Apple Computer debuted the Macintosh in 1984. It was the first personal computer to feature a graphical user interface, a system of operating a computer by manipulating windows, menus, and icons with a mouse. It’s much easier to use than the traditional system requiring precise text input, and revolutionizes the way people interact with computers.
Earlier PCs were not for those unfamiliar with a computer, as the interaction between user and machine was through a command line interface in which the user had to type explicit instructions that the computer could recognize. In 1963 the Stanford Research Institute established the Human Factors Research Center for the study of human-computer interaction. It was there that the mouse was invented by Doug Englebart, and the idea of a GUI was conceived.
The first company to build a GUI computer was Xerox, who created the Xerox Palo Alto Research Center led by Bob Taylor. The PARC team developed a desktop workstation featuring a composite of text and graphics. The result was the Xerox Star in 1981, which utterly failed because of a high price tag. At the time Apple CEO Steve Jobs had visited Xerox while it was under development, and he set in motion Apple’s first attempt at a GUI PC, the Lisa, which fails for the same reason as the Star. The second attempt, the Macintosh, was a hit. On January 22nd, 1984 they ran a now famous commercial during the Superbowl, a marketing move still talked about today. The “Mac” as it was called, sold for about $2500 and did well. It’s impact on the computing world was that GUI would become an industry standard, quickly adopted by many other operating systems and changing the relationship between human and computer forever.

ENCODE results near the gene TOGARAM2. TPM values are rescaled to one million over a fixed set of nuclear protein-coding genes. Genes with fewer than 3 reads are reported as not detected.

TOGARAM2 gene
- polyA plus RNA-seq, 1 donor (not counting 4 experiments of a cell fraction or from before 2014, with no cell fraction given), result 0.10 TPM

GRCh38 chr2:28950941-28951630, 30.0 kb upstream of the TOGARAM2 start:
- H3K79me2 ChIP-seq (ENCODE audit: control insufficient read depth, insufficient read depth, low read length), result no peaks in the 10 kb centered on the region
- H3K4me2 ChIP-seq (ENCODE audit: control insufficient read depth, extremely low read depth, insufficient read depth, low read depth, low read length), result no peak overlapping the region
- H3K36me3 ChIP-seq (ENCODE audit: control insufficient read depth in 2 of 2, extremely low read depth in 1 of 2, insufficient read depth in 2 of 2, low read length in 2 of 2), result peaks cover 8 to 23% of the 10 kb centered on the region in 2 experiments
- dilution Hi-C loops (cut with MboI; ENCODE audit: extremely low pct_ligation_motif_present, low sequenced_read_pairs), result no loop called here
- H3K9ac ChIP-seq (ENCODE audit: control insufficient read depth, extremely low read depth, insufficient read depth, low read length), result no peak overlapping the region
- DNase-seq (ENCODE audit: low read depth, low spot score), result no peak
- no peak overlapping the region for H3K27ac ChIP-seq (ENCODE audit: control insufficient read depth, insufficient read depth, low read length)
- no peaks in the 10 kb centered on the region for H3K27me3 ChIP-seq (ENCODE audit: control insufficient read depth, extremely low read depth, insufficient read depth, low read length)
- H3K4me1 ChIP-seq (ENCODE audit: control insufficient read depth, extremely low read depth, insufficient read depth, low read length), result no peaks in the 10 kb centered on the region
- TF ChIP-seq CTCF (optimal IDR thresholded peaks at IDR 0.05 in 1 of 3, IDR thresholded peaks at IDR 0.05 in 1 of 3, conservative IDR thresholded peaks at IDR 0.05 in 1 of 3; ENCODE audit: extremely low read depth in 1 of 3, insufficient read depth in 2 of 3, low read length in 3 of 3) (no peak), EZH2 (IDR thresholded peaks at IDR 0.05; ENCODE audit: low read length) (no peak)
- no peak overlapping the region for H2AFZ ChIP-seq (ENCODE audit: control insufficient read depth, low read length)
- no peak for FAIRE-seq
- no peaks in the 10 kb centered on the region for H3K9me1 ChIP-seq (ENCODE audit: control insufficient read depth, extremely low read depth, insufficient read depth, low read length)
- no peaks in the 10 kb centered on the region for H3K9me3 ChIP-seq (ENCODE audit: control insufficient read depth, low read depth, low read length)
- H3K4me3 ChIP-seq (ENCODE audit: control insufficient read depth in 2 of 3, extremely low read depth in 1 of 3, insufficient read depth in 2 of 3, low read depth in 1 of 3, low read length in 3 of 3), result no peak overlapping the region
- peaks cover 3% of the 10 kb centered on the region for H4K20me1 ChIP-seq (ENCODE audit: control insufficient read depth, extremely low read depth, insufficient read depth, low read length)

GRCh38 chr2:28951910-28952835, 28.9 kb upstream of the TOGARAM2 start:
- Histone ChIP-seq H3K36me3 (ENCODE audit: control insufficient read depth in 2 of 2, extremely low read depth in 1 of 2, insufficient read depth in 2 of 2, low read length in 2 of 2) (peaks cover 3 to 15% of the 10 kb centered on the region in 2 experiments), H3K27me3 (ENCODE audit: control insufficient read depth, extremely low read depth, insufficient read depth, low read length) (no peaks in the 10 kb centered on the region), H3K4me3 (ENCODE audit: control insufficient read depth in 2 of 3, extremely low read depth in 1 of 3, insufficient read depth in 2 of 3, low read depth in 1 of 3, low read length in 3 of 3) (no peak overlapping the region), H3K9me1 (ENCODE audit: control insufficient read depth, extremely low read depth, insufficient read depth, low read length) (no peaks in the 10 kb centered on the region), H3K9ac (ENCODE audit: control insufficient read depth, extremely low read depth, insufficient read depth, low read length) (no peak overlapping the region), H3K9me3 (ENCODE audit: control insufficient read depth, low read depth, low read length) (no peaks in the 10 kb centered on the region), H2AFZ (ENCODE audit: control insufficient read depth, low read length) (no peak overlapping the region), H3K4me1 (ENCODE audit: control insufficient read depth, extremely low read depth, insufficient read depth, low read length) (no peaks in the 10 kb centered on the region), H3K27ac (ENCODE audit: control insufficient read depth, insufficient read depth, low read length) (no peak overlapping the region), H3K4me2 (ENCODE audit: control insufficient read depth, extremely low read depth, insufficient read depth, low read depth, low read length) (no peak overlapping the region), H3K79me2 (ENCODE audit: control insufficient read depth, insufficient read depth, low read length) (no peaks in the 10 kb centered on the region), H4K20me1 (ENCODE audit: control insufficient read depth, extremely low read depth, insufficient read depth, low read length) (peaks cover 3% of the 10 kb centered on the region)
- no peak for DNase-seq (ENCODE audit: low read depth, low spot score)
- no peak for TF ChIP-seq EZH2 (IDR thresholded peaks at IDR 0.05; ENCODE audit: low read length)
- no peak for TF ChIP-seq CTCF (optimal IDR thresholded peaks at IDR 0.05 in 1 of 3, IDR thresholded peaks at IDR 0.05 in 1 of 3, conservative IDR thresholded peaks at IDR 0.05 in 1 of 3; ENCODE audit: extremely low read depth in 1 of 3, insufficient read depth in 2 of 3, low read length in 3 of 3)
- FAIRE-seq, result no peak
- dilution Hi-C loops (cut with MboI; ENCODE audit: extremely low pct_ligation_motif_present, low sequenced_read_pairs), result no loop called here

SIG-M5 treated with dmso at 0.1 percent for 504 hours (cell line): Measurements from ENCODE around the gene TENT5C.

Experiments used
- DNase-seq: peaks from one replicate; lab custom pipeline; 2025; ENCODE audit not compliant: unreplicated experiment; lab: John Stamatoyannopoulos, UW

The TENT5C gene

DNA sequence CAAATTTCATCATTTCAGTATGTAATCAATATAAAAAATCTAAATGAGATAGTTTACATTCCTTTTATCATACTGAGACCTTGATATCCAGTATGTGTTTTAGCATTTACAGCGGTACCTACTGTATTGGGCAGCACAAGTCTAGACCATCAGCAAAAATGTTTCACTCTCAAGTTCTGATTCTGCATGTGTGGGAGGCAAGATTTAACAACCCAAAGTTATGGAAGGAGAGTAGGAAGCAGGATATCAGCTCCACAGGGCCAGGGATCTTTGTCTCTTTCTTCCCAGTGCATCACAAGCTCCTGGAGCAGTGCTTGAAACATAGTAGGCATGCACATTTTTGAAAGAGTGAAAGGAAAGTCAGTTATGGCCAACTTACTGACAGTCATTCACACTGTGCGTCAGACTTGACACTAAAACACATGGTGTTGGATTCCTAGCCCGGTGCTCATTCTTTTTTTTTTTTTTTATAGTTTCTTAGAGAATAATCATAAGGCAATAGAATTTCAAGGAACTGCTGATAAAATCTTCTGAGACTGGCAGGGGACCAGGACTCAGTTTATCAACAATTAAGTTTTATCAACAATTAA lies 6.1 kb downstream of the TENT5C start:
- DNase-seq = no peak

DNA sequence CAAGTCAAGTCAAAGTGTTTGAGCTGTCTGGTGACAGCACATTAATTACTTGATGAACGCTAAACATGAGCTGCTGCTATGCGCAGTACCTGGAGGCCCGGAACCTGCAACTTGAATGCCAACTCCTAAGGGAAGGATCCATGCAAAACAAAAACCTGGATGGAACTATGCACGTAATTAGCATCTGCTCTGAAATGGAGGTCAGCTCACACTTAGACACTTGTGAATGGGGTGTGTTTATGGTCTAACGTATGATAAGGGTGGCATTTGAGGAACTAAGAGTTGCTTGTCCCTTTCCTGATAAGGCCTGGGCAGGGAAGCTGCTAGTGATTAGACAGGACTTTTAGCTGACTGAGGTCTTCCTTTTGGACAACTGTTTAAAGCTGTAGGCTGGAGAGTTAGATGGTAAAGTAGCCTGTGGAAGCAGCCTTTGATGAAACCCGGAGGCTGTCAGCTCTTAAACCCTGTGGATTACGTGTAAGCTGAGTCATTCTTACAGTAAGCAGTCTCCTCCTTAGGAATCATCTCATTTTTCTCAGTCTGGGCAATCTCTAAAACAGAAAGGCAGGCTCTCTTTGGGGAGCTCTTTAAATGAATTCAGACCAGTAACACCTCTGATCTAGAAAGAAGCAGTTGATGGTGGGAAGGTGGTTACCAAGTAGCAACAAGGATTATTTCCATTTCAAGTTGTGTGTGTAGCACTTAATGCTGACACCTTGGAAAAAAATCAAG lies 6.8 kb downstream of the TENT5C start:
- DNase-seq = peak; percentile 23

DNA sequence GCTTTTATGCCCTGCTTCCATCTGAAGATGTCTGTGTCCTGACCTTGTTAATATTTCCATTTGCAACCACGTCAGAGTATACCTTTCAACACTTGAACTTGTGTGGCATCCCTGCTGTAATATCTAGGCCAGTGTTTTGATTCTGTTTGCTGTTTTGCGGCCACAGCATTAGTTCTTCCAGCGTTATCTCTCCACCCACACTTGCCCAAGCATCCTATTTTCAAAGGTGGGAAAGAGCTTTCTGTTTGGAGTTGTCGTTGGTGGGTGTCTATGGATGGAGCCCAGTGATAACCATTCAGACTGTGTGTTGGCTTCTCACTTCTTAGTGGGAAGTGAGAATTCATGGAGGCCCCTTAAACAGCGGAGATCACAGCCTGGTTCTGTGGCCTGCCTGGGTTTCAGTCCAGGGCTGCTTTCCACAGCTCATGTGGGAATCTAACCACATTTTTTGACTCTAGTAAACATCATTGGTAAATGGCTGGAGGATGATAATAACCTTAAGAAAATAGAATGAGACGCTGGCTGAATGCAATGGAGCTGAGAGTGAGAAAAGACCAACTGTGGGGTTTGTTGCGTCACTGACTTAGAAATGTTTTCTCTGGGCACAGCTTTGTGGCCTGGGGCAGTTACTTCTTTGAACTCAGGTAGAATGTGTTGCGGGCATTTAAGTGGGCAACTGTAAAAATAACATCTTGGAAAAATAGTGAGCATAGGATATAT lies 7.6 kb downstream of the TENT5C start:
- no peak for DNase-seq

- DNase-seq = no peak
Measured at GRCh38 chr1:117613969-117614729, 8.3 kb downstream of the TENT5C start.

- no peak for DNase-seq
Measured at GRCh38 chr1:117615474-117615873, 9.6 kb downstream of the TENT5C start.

The original Macintosh sported a Motorola 68000 8 MHz processor and 128k of RAM. Later the memory was boosted to 512k, earning those models the nickname “Fat Macs”. It also included a black & white screen that ran at 512×312, had two serial ports, a printer port, and external floppy port.